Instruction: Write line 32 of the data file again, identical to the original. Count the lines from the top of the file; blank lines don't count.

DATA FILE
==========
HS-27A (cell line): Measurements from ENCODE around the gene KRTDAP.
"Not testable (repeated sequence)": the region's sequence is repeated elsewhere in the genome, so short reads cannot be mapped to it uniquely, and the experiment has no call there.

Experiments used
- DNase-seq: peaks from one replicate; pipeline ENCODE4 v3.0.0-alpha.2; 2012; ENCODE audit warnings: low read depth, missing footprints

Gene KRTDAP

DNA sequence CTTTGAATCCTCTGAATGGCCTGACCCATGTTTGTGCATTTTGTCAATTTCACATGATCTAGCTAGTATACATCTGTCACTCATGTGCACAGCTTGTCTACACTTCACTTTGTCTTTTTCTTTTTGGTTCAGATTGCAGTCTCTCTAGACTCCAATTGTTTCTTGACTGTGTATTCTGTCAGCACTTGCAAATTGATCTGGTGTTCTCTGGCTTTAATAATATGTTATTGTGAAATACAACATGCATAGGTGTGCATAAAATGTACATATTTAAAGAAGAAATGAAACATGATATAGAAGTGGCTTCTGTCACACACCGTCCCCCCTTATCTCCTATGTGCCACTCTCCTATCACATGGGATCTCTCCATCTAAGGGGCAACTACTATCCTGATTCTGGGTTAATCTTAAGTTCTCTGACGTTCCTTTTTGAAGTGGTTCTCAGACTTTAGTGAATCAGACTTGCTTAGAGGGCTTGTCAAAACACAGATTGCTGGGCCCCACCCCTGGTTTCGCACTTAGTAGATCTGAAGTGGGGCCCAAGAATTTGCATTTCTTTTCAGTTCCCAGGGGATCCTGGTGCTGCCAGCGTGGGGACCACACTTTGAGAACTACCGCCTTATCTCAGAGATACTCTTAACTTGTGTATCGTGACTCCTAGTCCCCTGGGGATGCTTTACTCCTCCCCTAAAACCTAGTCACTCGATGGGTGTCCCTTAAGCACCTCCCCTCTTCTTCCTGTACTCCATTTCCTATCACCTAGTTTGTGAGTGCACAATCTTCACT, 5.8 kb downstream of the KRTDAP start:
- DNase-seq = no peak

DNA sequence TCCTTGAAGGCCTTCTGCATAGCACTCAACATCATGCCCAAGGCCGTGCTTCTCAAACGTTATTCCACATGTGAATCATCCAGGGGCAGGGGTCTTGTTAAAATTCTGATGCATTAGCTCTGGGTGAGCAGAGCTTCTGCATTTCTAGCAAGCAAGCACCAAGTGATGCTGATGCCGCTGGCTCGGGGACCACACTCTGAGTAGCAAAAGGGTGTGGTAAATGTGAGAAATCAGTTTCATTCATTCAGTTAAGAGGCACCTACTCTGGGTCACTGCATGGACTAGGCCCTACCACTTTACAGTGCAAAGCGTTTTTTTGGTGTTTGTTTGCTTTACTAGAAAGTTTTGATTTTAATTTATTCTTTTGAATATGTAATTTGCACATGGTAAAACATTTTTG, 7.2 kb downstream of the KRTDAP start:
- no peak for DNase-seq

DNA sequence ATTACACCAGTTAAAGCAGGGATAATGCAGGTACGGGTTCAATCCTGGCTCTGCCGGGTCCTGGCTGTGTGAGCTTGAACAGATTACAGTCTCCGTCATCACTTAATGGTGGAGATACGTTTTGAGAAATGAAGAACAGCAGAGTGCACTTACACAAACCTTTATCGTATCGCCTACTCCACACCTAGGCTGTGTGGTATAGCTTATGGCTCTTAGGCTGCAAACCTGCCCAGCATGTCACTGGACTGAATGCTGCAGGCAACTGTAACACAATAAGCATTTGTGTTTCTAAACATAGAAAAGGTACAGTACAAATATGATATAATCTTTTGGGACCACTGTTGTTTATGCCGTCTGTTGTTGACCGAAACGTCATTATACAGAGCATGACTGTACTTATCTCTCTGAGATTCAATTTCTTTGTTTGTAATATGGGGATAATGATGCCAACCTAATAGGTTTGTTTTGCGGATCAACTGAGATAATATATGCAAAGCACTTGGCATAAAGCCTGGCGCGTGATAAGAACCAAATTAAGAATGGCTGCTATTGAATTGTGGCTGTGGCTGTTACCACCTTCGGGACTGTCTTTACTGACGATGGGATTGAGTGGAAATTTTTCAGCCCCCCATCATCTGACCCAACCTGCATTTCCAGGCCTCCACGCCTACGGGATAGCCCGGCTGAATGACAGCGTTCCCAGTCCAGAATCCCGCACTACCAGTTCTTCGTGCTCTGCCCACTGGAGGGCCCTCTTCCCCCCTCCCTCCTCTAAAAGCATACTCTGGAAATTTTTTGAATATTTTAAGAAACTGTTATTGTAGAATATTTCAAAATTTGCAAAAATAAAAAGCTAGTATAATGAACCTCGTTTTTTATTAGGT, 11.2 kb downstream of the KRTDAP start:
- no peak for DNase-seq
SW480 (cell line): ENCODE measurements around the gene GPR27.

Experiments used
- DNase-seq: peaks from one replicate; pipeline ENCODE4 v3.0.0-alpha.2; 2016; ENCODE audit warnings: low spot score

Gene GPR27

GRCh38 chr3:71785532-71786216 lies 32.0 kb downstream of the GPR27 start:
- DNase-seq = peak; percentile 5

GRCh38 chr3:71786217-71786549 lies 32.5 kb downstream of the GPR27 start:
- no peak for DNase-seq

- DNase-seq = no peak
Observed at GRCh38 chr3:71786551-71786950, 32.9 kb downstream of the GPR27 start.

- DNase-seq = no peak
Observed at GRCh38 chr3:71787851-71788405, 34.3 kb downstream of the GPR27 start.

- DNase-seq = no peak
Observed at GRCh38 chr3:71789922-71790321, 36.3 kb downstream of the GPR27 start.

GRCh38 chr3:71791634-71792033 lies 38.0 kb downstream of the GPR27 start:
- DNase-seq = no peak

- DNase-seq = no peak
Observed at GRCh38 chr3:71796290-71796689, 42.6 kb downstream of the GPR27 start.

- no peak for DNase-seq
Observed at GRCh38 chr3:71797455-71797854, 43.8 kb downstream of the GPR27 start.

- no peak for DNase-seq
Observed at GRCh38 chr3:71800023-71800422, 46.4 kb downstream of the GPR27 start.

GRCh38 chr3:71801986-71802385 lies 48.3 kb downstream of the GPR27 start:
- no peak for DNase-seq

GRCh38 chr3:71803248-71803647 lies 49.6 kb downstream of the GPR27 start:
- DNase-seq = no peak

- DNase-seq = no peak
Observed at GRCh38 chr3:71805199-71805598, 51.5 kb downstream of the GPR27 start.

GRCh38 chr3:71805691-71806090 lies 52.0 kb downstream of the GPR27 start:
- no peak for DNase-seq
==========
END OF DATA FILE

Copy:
- no peak for DNase-seq